MTAC (Middle Tennessee Anime Convention) is generally a 10 minute drive from my apartment in Nashville, so it's imperative that I table at it every year I can. This year was a little nerve wracking, as MTAC is portfolio+first come first serve, and the MTAC site had a few issues with their artist applications. Fortunately, I was able to apply almost as soon as the deadline hit, and able to secure my table payment as soon as I received notice of acceptance.
You can check out some of my past experiences with MTAC through the links below.
MTAC 2015 Recap
MTAC 2014 Recap
The Alley Layout
Since we were allowed a Thursday night setup, I didn't bother to do a demo table, as I knew I'd have all the time I needed.
Our tables were a generous 8', which can ALWAYS be utilized by me, but took a little figuring out, as I'm used to 6'. Fortunately, I brought enough gridwall to add some wings to my display, creating a couple mini galleries for non-anime originals.
Friday I manned the table alone, and despite having a raging migraine, I managed to do pretty decent sales. So decent in fact, that I was nervous looking at my numbers, because they were a little TOO good. Joseph managed to relieve me at 5PM, and after the con closed, we went out for dinner with a large group of con friends. Unfortunately, as soon as I got home, I had to hit the ground running on commissions and making more sassy buttons and ribbons, so Friday was a late night.
MTAC's parking situation this year could best be described as 'unfortunate'. The hotel refused to allow non-hotel guests to park, and would not sell MTAC spaces, which meant attendees needed to find parking on elsewhere. MTAC recommended the Parking Spot, which included a shuttle service, but this added time and money to the attendees experience. Fortunately for me, I had someone who could drop me off and park the car (or take it with them) on all three days, so this wasn't an issue for me personally, but it's certainly something to consider.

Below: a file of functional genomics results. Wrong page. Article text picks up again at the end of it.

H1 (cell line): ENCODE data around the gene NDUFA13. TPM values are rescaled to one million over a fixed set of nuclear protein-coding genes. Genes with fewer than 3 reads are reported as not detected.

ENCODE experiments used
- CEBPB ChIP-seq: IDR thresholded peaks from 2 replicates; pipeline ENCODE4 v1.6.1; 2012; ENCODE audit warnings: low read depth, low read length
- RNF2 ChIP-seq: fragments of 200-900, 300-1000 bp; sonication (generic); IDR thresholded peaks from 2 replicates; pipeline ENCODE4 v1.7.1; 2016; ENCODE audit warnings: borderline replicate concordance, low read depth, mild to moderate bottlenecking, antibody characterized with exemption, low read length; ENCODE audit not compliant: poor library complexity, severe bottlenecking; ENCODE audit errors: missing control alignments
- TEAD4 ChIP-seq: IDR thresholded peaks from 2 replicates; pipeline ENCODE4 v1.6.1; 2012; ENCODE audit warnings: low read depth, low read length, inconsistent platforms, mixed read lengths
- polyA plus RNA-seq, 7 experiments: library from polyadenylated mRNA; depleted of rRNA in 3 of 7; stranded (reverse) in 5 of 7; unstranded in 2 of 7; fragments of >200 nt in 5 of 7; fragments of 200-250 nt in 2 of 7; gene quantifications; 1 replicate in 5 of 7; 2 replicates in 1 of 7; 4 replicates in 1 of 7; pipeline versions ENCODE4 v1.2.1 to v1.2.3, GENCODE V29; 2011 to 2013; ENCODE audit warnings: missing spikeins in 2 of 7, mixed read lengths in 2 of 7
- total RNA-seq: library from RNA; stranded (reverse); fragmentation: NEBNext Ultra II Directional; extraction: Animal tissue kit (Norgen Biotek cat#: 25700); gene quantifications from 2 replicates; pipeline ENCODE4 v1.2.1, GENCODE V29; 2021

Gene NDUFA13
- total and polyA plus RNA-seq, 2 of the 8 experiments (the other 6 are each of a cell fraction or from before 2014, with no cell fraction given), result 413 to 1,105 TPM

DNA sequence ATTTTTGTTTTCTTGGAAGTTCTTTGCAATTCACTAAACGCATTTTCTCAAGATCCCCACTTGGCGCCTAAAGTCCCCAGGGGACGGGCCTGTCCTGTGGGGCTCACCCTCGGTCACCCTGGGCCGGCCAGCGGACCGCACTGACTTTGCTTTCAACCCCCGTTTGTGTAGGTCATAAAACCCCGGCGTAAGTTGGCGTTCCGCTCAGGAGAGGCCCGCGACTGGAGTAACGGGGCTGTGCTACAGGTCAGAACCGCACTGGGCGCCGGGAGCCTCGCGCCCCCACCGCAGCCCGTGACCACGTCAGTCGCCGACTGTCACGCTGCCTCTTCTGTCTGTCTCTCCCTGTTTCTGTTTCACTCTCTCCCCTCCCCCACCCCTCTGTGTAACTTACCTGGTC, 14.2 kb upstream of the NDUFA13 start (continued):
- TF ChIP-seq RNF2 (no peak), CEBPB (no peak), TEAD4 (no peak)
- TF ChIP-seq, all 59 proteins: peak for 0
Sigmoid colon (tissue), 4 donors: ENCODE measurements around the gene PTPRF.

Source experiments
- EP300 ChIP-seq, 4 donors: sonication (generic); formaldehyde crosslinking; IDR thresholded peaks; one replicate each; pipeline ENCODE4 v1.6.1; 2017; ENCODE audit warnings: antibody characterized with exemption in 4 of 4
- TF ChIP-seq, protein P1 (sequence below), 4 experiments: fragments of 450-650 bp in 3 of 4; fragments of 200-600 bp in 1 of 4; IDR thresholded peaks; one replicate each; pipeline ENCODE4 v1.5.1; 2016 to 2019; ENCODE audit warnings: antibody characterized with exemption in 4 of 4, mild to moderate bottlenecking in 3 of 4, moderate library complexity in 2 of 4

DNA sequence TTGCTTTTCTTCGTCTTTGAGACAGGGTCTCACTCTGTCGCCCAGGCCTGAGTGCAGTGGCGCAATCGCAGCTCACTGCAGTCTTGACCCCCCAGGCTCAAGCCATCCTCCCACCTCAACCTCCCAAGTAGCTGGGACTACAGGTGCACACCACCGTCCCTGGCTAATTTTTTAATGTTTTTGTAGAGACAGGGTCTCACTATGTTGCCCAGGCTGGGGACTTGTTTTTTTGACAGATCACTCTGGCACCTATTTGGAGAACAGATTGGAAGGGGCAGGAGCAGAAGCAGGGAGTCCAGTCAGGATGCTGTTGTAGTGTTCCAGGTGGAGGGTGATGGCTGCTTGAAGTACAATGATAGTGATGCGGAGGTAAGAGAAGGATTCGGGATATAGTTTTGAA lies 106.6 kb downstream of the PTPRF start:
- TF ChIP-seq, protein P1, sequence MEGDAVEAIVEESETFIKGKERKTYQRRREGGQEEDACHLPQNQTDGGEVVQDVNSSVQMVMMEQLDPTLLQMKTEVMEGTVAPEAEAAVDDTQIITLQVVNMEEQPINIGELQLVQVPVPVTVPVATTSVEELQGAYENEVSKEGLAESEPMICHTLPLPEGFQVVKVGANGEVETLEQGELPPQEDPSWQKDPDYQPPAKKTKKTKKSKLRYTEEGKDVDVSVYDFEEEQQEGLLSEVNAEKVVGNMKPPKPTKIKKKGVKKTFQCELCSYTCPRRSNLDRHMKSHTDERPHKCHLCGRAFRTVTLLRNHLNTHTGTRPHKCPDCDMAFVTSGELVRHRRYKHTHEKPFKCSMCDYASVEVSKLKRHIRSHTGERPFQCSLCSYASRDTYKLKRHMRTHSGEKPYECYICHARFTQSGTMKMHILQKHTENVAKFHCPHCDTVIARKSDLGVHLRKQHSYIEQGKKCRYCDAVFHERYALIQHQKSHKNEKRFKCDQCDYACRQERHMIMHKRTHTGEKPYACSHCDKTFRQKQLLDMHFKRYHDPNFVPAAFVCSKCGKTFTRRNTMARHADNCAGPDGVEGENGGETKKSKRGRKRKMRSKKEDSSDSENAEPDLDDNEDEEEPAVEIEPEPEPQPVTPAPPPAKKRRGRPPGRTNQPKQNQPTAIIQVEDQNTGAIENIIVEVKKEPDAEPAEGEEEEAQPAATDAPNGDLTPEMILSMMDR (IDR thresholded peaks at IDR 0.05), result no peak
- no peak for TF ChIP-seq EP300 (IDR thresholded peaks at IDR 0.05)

As soon as I arrived on Saturday (which was before alley hours, but only just barely), the crowd was already thick, with people milling about the artist alley. we had been warned that this might happen, as the artist alley was not in a locked room, I was just surprised by how many people were already there before 9 on a Saturday.
Saturday sales were bonkers busy, and I barely had time to catch my breath. Thankfully, Joseph was there to help me handle sales, make sure I had time to eat, and give me the chance to take bathroom breaks. He parked my Jetta in the open parking lot across from the MTAC hotel, as the business it belonged to is closed on the weekends.
Saturday night ended with another tasty and fun group dinner, and burning the midnight oil on commissions and ribbons.
Although not as busy as Saturday or Friday, Sunday was definitely still quite lively. So lively that any time I was at the table, I'd become swamped with sales, so I took my commission over to a friend's table, and chatted with her while she made sales. When I finished my backlog, I returned to the table to make sales and take mail in commission orders.
All photos are used with permission
Breaking down on Sunday afternoon
At Con Commissions
Mail In Commissions
Artist/ AA Head Interviews
We were so slammed at MTAC that we weren't able to get any artist interviews while at the con, but Heather Crook, the director of MTAC's AA, was kind enough to give us twenty minutes after breakdown on Sunday. This interview is absolutely perfect if you want to apply to MTAC, as she goes into detail as to what they're looking for, and it's great for ANY artist who is interested in tabling at shows.
AA Head Interview with Heather Crook
MTAC is one of my best shows, and this year did not disappoint, as I made just a little over $1.8k. Of course, sales like that take A LOT of work, and I was fortunate enough that copies of 7" Kara sold quite well (as well as they did at their first MoCCA-fest, three years ago). Other big sellers included my Sassy Buttons, and hand assembled ribbons, both of which take a lot of time to make, but don't sell for much.
MTAC has been a good convention to me over the past three years. It doesn't hurt that I live in Nashville, and stay in contact with much of the community, and many of the other artists. It also doesn't hurt that I can eat two of my daily meals at home, or that I can stay at my own apartment and crank out stock should I run out. Least of all, it doesn't hurt that the community is fantastic and enthusiastic, and that the show attracts people from all over.
That said, MTAC may not be for everyone. The alley is very small, and while it's not entirely first come first serve, there is an element of FCFS to the application process that may frustrate some artists. There's also an element of portfolio- because the alley is small, curation is important to ensure the best mix for customers. Lastly, MTAC has a few heavy hitter artists who have worked hard to make MTAC work for them, relying heavily on repeat customers, and customers who bring their friends around.
What really makes MTAC so great is the fact so many of my friends attend as artists and as audience. MTAC is a lot of fun for me, and I love catching up with people I don't see all year.